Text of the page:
Mike DiGregorio and the pursuit for PBA relevance

2017 PBA Commissioners Cup Blackwater-NLEX pic 3 by Roy Afable

Weeks after the Blackwater Elite picked up Mike DiGregorio, who was dropped by Kia Picanto to their unrestricted free agent list, came descriptions of the 26-year-old point guard in sports news websites which had chronicled his transfer and done features.

“Cast-off.” “Practice player.” “Virtually unknown.”

“That kind of stuff bothers me,” DiGregorio says now. “Honestly, it adds another log to the fire. I know they mean nothing negative or malicious by it.” But the media’s preferences to describe DiGregorio is beyond the point. It’s just the reality in the PBA, where you have to earn reputation. In his two years so far in the league, DiGregorio has gotten accustomed to how the system works, and those kinds of outside stuff only fuels him to go further.

“That kind of thing lights a fire. It burns me up. I never pictured myself as just a practice player, or a cast-off, or a pushover. That’s how outsiders look at me at but that’s never who I am,” he says. “I never looked at myself like that.

Picked by the Elite, DiGregorio transformed the mediocre expansion franchise to a quarter-finalist. With Blackwater’s win over the Globalport Batang Pier, the team is now assured of a quarter-final spot in the 2017 PBA Governors’ Cup with a 5-5 record. Whatever happens to their game against Rain or Shine, Blackwater will be in their highest ever finish yet in their franchise existence. The team only made the playoffs once prior, and that was when the PBA took 10 teams to the next round (the Elite finished ninth).

DiGregorio is one of the key components of that turnaround, going far off when he first got on the board where everything felt unsure. “It wasn’t like they handed me free reign from the start. When I got there, they said they want to use me and that I could help the team, but nothing was guaranteed. They give me an opportunity and it was up to me to take it and run with it. If I produce, then great, if not, for sure they would move on to the next guy. It was up to me to take that and come in everyday in practice to prove my worth. When I got in the games, I produced, and then produced more and more and more. The leeway, the leash they gave me became longer and longer and so my freedom, the coaching staff and management trusted me a lot more,” DiGregorio says.

The playmaker became a consistent starter logging in big minutes while scoring in double-digits and shooting well from the outside. “So obviously it got to where I am playing now, I get 35 minutes a game, I get freedom to make mistakes and to play my game. It’s an awesome feeling. It wasn’t like that when I first got here. They didn’t say, I want you to do this, I want you to do that. They just said keep working hard and they’ll give me an opportunity,” he says.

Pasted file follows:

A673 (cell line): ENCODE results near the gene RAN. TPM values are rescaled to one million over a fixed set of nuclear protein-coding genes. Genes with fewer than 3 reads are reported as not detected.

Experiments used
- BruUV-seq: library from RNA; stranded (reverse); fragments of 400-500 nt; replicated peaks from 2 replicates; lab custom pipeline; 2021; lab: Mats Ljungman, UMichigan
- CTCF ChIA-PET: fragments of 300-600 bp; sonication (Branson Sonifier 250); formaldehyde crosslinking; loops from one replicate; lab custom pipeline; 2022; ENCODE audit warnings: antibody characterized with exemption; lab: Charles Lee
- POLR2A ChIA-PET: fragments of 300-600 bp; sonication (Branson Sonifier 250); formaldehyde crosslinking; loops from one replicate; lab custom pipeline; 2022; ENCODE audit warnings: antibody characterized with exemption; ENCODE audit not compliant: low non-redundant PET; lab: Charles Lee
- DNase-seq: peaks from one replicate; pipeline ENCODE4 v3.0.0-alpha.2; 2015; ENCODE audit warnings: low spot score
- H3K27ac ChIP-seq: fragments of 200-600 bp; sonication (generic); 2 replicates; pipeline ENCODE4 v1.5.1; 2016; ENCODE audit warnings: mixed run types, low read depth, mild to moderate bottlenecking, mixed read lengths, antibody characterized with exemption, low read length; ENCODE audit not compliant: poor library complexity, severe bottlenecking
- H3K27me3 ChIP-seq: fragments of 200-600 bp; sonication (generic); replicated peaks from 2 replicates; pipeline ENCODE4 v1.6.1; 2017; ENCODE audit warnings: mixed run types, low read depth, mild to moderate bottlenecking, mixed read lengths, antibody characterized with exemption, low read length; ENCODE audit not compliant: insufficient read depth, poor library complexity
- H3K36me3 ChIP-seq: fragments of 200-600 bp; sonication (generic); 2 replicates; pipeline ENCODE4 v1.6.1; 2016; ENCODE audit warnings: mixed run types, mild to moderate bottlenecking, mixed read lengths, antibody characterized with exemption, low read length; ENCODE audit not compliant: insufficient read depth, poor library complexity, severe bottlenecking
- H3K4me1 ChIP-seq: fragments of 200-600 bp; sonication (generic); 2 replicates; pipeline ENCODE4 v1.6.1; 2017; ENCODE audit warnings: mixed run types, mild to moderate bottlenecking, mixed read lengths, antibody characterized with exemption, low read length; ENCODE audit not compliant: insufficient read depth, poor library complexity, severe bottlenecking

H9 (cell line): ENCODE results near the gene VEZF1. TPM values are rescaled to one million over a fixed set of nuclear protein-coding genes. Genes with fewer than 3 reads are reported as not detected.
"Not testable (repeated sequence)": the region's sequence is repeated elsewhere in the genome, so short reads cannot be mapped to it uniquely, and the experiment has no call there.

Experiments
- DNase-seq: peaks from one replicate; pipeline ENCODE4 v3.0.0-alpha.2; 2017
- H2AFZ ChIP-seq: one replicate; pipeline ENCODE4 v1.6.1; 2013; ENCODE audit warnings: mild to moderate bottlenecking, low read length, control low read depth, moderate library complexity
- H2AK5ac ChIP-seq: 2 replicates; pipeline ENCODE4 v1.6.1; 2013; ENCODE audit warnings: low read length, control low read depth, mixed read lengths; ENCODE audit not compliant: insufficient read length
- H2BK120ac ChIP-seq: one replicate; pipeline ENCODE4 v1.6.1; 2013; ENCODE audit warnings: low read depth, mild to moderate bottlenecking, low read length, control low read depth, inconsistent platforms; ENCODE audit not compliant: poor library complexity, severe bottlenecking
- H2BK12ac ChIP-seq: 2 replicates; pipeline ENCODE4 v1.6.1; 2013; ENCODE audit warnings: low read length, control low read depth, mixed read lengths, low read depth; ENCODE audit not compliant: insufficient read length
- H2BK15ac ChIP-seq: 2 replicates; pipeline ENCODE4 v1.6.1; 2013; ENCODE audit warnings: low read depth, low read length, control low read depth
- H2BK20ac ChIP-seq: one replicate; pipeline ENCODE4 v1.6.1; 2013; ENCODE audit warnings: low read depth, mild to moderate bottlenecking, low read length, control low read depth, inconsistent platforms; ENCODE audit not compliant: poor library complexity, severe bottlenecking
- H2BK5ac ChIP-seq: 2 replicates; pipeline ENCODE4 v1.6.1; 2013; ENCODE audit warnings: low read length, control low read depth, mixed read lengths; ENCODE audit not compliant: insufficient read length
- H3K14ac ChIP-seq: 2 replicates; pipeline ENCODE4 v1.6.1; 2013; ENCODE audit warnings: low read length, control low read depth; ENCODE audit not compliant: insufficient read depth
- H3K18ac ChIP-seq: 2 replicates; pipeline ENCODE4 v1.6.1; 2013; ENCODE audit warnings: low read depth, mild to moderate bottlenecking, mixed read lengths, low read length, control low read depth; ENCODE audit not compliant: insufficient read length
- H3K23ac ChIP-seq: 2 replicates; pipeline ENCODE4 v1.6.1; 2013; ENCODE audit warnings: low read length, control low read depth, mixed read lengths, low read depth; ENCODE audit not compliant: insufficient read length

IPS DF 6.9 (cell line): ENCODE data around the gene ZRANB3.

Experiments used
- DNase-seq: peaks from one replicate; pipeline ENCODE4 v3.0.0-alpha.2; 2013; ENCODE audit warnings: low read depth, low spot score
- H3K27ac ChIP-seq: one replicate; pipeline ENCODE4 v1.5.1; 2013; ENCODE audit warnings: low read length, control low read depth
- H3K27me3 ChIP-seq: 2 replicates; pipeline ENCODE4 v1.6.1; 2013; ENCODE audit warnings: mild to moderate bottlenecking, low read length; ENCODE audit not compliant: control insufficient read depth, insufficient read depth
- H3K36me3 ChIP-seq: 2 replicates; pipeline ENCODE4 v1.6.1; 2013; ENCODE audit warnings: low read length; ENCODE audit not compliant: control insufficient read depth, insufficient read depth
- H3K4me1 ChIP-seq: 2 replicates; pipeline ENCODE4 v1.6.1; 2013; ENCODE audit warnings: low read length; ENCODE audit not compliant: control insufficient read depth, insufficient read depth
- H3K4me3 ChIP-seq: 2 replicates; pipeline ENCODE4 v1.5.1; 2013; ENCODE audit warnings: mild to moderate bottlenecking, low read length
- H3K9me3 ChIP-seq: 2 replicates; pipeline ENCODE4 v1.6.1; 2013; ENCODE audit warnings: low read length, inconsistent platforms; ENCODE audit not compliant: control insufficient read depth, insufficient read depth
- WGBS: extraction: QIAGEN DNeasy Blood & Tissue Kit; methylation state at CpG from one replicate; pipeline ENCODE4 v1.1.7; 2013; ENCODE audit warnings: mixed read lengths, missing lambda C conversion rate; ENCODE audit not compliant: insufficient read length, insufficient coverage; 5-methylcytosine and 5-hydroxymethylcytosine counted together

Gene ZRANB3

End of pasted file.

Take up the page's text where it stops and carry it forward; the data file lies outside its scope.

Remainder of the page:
Given the player he is right now, it is hard to imagine DiGregorio was once fighting for his spot in the league — a relative unknown as pundits would portray. But it hasn’t always been an easy path for him.

PBA - Mahindra vs Blackwater - May 7, 2017 - PRT - 5

Like most Fil-foreigners wanting to land a good career in the PBA, DiGregorio started from scratch. Even if his uncle was a former NBA pro, and hoops was always in their pedigree, DiGregorio knew it wasn’t going to be his calling card. Even the credentials he had as an amateur prior to going to the Philippines didn’t mean much as he was quite frankly a relative unknown in this side of the world.

“In high school I was an all-state, all-conference player. In college, I played in a high major Division II school in the state and I was the leading scorer on that team,” he shares.

“(But) when I got here, no one knew who I was, so I played one year D-League and entered the draft. It wasn’t like I went to Ateneo or La Salle or people started knowing my name. I had to earn my respect and earn my name. It’s coming to fruition now. (But) that stuff doesn’t bother me. I’m born to work hard. If I had to do it the hard way, I’ll do it. I never looked at myself that way.”

DiGregorio admits he didn’t even know about the PBA until his sophomore year in college. Like most American-based hoopers, he thought of making the NBA. “It was late. I never knew about how big the PBA was here. I heard from relatives here and there but I never really took it seriously until college,” he says. “My goal as a little kid was to make it to the NBA. That was my dream. I’ve always wanted to be a professional basketball player. I used to write notes to myself and put it in my sock drawer so I see it everyday, notes like ‘keep working hard’ or ‘keep doing what you do to make it to the NBA.’ I did little things like that.”

Obviously, has his career progressed, DiGregorio became realistic. And the PBA was the next best thing especially for someone with Filipino heritage. Still, it didn’t guarantee him anything, but he went for it. “Later in my college career, that’s when the PBA became a goal of mine,” DiGregorio shares.

With the help of agents Matthew Manotoc and Marvin Espiritu who recruited the six-foot guard to play in Manila, DiGregorio suited up in the PBA D-League before applying in the 2015 PBA draft. He was selected 35th overall by Kia.

PBA - Meralco vs Blackwater - April 16, 2017 - PRT - 3